war events and how they changed his life: I got impressed. He turned out to be a nice and
interesting company during my stay in Sarajevo; thanks Goram!
I was charmed by the culture mixing in the town, called also the "european
Jerusalem", in fact you can find an orthodox church near a mosque, a catholic church
and a jewish synagogue. Moreover Sarajevo is settled in a beautiful valley surrounded by
mountains. At the time of travelling (12/2002) the town still showed evident signs of the
war: shell holes on the building facades, on the ground and huge burnt buildings as the
parliament (see pics below). But many people were employed in the reconstruction and in
few years, I think, these signs should be disappeared from the buildings, but not from
the people's minds.
While I was travelling through Bosnia I met an
irish traveler who advised me to go to Kosovo, in particular to Prizren, because of his
beauty. I went. He was right. Read how funny was getting there (a tough night to enter Kosovo)
Prizren lies at the bottom of a mountain; the oldest part of the mountain is built on the
slope, while the other one, separated by a river, spread out on the flat. At the time of
the travel (12/2002) all Kosovo was controlled by KFOR (Kosovo FORce), it means in Prizren
there was a continuos flow of amphibian tanks, jeeps, soldiers and many places in the old
town were fenced by barbed wire. Moreover the upper part of the old town was damaged by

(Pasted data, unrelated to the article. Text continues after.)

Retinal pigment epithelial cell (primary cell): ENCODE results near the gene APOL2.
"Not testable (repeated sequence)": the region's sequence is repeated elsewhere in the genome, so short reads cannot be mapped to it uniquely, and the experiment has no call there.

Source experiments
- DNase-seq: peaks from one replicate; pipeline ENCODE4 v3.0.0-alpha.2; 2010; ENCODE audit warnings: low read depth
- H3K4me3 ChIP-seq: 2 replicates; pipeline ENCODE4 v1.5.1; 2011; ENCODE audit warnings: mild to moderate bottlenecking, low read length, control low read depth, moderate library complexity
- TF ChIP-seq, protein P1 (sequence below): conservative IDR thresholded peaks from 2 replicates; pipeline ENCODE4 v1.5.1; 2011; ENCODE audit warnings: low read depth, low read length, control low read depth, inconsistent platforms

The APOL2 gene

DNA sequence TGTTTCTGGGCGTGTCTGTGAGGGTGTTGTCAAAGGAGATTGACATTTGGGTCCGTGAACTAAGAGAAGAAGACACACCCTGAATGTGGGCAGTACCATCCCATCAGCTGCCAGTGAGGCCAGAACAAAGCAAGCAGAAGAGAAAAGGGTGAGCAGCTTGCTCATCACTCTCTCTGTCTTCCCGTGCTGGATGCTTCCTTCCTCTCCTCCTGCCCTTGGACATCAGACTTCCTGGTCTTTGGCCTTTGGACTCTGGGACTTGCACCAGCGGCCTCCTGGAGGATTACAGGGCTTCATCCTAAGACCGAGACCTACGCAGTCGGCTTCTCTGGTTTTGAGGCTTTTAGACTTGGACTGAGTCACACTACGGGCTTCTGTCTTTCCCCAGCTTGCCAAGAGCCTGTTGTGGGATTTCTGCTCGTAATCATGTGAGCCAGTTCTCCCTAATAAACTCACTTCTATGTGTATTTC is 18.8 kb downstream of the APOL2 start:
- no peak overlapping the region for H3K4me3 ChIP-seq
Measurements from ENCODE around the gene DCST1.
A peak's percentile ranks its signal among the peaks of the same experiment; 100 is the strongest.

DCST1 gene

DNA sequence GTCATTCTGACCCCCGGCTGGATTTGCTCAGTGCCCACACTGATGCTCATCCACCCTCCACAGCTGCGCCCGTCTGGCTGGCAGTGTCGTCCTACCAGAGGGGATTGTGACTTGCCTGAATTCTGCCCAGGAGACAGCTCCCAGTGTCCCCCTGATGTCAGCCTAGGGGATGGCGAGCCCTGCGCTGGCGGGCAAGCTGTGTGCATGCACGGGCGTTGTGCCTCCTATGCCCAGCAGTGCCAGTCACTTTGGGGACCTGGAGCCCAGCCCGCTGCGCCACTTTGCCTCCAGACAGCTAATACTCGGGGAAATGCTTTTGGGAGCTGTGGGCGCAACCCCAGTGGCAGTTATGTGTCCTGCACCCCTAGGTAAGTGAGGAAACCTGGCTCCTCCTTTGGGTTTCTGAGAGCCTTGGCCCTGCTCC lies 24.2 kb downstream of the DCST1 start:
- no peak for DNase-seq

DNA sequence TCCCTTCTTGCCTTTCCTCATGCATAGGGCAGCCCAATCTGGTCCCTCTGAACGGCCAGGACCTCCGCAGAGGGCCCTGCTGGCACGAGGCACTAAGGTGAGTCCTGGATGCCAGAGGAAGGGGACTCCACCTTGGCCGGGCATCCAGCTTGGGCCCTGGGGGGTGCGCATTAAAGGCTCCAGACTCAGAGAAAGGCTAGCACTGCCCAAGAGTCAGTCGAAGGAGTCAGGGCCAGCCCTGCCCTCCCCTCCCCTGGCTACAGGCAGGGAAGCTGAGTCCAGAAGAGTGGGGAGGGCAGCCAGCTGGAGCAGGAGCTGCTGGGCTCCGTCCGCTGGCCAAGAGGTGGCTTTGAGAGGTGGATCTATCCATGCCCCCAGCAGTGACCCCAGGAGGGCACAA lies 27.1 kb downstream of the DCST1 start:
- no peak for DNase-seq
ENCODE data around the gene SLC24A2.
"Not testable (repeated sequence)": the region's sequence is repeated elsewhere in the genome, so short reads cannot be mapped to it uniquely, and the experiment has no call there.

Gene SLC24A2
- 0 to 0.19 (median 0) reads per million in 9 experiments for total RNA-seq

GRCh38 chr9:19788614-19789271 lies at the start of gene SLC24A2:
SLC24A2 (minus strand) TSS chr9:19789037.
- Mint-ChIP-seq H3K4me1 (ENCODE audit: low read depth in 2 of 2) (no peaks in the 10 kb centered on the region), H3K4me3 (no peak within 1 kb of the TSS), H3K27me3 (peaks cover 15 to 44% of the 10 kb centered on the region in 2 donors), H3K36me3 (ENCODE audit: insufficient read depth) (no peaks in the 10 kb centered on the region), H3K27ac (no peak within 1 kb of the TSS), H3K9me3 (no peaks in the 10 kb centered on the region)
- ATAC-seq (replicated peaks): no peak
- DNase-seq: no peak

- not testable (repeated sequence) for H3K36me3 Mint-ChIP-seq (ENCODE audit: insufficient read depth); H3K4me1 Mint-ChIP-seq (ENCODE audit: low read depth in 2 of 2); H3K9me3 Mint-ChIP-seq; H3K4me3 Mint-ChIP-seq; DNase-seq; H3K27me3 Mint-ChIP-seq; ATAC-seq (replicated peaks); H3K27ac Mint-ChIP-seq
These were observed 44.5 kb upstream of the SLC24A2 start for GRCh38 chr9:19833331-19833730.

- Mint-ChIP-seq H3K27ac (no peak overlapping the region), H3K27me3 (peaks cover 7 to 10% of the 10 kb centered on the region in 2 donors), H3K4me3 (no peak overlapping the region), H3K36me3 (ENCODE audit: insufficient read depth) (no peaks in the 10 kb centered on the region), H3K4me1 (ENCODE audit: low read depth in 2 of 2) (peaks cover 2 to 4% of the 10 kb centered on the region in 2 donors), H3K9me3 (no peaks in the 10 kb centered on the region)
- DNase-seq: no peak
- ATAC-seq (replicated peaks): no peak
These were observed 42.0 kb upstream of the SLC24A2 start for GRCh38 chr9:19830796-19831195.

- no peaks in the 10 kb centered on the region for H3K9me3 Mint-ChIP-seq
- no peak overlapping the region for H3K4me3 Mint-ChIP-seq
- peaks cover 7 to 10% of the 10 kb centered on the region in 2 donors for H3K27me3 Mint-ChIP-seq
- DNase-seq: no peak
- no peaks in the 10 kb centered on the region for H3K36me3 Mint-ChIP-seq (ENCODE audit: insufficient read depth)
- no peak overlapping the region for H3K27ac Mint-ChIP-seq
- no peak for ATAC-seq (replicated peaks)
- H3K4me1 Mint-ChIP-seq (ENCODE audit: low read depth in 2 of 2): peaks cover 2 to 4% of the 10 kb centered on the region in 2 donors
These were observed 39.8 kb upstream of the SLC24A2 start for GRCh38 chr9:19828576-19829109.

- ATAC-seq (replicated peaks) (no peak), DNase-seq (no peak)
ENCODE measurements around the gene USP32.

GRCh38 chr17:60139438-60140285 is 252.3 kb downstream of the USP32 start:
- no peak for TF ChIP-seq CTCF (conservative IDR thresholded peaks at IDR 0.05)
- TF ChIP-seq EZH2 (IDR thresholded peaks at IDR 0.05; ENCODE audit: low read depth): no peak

the recent war, despite all this, I fell in love with Prizren!
It was a rainy cold winter day while I was there and everything was surrounded by a light
fog. I found it really charming. Mainly I found out so nice and helpful people; I've not
had any kind of problem wandering through the town taking pictures and speaking with
locals...it has been simply great!
-at the time of travelling (12/2002) if you come
from Italy (schengen country) you don't need visa; you just pay 6 euro, but you have to
stand the ground to persuade the border guards about it!!
-Due to the fact that thousands of soldiers live
there, Kosovo has got expensive: the cheapest accommodation in Prizren were 20 euros.
-Try to communicate with people learning some
words in albanian, but don't use serbian-bosnian words, they won't be welcomed!
-Do not carry with you at Prishtina airport the
old bullet cases you may have found in the way or bought as souvenir, you'll have problems
as happened to me, and I had to drop them there
-Avoid visiting Prishtina: there's nothing
special and taxi drivers who take to the airport swindle people asking 15 euros saying
it's a 20 Km trip, but it's just 9 Km long! Unfortunately there are no other means of
transport to get to the airport.
-At the time of travelling (12/2002) railway was
closed, but I heard they were going to reopen it
-At the time of travelling (12/2002) all the
serbian border was closed: you could entry Kosovo just from the south (Macedonia) or from
Montenegro, as I did.